- Baywatch star Pamela Anderson is running a giveaway on social network BitClout.
- She's giving away signed copies of her final Playboy cover to the biggest owners of her creator coins.
- Anderson hinted that she might also drop some NFTs, too.
Pamela Anderson, former star of the TV show Baywatch and popular sex symbol, is handing out three signed, physical copies of her final Playboy cover on the recently launched social network BitClout.
The copies will be given to the top three holders of her creator coin—everyone has their own coin on BitClout that can rise or fall in value—and the winners will be announced on March 31. Anderson also hinted that she may dropto all of her coin holders too.
Pamela Anderson Joins BitClout
The decision by Anderson to join BitClout is perhaps surprising given that, on January 26, Anderson quit all social media. She left Instagram, Facebook and Twitter, saying she was focused on reading and being in nature. She also claimed that such sites are designed to waste time, make money from you and take control of your brain.
But in a sudden turnaround, on March 27, she became verified on BitClout. She said it provided freedom, while highlighting the importance of decentralization. While BitClout is centralized at the moment, the project plans to become decentralized over time. Currently, Bitclout lets users transact with various cryptocurrencies, including several of its own and).
Anderson recently started posting endorsements of BitClout on the network itself, encouraging others to join it, and expressing support for freeing Julian Assange, the founder of WikiLeaks, before announcing details of the giveaway.
What is BitClout?
BitClout is a social network that has created cryptocurrencies tied to individuals' social media identities. Everyone on Twitter can claim an account on the network, where they have their own "creator" coin. Meanwhile, the project created thousands of coins in advance tied to influential Twitter figures, in many cases without obtaining their permission. Those influencers are able claim a share of those joins by joining the network, though they have to pay around $60 in Bitcoin to do so.
There are some interesting “tokenomics” too. Each person’s coin goes up or down in value depending on how many people buy and sell their coin. This increase is not linear, but is on a bonding curve, meaning that a coin gets increasingly more expensive as more people buy it.
But there is one big issue. Right now, money can only go into the social network—it can’t come out. So you can spend Bitcoin to buy BitClout tokens, which can be used to purchase creator coins. But you can’t currently sell your BitClout for Bitcoin—or any other cryptocurrency, for that matter.
While the social network is run by an anonymous team, it is backed by a host of Silicon Valley VCs, including Sequoia Capital, Andreessen Horowitz, Coinbase Ventures, and Winklevoss Capital.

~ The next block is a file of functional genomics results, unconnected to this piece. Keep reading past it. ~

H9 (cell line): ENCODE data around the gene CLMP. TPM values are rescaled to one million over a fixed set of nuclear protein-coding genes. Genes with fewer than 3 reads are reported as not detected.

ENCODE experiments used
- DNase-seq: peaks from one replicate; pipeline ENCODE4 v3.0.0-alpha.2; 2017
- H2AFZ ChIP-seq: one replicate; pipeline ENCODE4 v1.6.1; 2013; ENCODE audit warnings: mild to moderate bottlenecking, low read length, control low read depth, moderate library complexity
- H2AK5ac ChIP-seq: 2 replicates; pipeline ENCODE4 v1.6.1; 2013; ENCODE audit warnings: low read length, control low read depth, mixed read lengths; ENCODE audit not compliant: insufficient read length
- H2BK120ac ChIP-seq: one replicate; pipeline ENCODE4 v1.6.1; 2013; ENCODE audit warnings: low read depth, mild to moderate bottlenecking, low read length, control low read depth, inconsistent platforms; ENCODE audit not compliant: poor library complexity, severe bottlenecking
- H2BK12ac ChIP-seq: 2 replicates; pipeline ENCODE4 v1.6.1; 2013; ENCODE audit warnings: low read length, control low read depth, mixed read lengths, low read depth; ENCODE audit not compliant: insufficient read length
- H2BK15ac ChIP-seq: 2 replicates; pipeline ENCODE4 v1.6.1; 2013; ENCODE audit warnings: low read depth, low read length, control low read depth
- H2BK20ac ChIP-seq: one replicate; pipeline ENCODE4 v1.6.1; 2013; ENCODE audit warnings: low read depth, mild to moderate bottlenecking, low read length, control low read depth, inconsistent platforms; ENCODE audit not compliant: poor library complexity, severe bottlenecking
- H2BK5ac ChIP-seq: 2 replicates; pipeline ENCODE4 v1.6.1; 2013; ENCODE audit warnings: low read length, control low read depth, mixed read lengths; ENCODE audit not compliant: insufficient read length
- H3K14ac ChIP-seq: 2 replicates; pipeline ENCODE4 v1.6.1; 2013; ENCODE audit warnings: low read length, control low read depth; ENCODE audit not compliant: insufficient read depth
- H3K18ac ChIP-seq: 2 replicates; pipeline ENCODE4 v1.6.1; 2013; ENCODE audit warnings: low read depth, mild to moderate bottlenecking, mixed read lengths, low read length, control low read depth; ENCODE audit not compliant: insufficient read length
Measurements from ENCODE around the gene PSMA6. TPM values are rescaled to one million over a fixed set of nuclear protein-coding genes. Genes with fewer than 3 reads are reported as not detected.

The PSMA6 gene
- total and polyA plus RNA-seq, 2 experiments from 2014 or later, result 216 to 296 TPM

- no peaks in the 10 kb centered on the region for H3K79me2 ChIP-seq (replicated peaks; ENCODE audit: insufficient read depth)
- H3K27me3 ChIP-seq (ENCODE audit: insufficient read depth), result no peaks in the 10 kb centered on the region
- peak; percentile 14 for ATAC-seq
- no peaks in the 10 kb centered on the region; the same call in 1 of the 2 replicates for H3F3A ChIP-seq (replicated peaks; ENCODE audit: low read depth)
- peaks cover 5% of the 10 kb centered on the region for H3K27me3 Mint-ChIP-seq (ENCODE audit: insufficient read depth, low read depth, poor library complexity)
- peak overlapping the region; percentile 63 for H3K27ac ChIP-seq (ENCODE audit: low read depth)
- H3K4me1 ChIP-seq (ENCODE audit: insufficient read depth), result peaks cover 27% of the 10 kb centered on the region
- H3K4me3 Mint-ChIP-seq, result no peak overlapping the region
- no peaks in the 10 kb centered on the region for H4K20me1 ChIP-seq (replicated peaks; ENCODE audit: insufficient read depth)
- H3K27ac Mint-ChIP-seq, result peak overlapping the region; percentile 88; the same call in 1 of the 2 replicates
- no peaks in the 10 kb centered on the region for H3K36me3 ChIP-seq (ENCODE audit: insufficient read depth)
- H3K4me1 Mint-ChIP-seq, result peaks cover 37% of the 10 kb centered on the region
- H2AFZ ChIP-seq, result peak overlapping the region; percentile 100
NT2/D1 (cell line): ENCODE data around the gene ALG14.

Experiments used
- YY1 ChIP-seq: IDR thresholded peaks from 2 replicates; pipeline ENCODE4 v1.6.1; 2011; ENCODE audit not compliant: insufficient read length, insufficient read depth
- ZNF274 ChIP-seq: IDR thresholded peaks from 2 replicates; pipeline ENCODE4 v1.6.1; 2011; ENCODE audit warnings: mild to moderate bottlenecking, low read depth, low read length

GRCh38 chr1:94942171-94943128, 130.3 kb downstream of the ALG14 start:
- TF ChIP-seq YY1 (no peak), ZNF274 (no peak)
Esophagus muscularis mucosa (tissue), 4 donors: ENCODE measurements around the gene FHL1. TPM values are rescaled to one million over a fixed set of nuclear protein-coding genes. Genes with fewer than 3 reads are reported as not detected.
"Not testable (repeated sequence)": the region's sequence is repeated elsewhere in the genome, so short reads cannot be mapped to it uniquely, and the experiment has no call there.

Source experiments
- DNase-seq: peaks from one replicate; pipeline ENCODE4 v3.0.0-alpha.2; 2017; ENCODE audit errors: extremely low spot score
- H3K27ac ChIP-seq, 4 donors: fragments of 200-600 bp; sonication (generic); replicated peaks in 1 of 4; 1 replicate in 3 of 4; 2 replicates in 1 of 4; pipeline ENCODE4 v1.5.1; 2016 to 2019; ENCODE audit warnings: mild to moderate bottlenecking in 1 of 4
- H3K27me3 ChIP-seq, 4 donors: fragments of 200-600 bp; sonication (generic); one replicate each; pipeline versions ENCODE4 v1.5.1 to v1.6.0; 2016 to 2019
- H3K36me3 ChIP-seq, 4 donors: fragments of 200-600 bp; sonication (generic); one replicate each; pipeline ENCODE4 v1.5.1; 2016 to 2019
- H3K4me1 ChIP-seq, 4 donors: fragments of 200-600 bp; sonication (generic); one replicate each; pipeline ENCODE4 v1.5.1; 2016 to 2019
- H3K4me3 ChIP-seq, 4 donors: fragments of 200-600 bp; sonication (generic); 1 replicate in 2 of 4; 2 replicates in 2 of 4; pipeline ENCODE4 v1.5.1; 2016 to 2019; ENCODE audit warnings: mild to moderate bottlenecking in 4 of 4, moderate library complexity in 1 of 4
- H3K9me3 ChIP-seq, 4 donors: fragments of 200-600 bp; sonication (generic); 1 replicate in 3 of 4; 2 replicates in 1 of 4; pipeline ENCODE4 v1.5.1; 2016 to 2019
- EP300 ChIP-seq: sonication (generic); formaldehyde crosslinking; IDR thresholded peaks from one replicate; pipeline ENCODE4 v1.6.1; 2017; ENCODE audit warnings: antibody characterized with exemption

Giving away Playboy covers
Anderson will be rewarding the top 3 holders of her creator coins, which are currently valued at $13,000 (likely already boosted from the giveaway), with signed copies of her last Playboy cover. While she hasn’t specified when the snapshot will be taken, she said the winners will be announced on March 31 at 12 AM PST—potentially signaling that will be the key moment. Through BitClout, she can interact with the accounts that own her coins and sort out the mailing of the Playboy covers.
Anderson featured on the cover of Playboy magazine 13 times, the final occasion being on the January/February edition in 2016, its last ever nude edition. She said that Playboy founder Hugh Hefner had specifically called on her to do it for that reason; it’s this cover that she’s signing and giving out. Unsigned editions currently sell for around $25.
The giveaway is designed to encourage BitClout users to buy Anderson’s creator coins—a move that would pump their prices. Anderson currently holds 18.6 of them, most likely provided to her when she claimed her account as a high-profile influencer (although she may have had more and sold some of them, or bought more of her own coins). These have a current market value of $220,000 although if she did choose to sell them all in one go, they would probably make her about half that—since the price of each coin declines every time one is sold.
Anderson could drop NFTs, too
Anderson also suggested that she might do an NFT drop, after her children told her about them. Non-fungible tokens, or NFTs, are unique, digital tokens that represent artwork, audio, or video content. They are stored on the blockchain and can be sent or sold to anyone else. (They also have a myriad of technical and legal issues).
“And who knows… I might just give a Pamela NFT to all my coin holders when the time comes ;)” she wrote, on BitClout.
If Anderson does launch an NFT, she'll join a host of other celebrities who've created and sold their own NFTs for eyebrow-raising prices. This list includes actress Lindsay Lohan, musician Grimes, skater Tony Hawk and Monty Python star John Cleese.
If this experiment works, it could show that BitClout’s attempt to merge social networking and value creation has some potential. On the other hand, there’s some debate as to whether promoting tokens in this way could violate securities law in the US. But with Reddit experimenting with tokens, celebrities launching their own social tokens and blockchain-based social networks like Hive growing, social media is being disrupted, whether it likes it or not.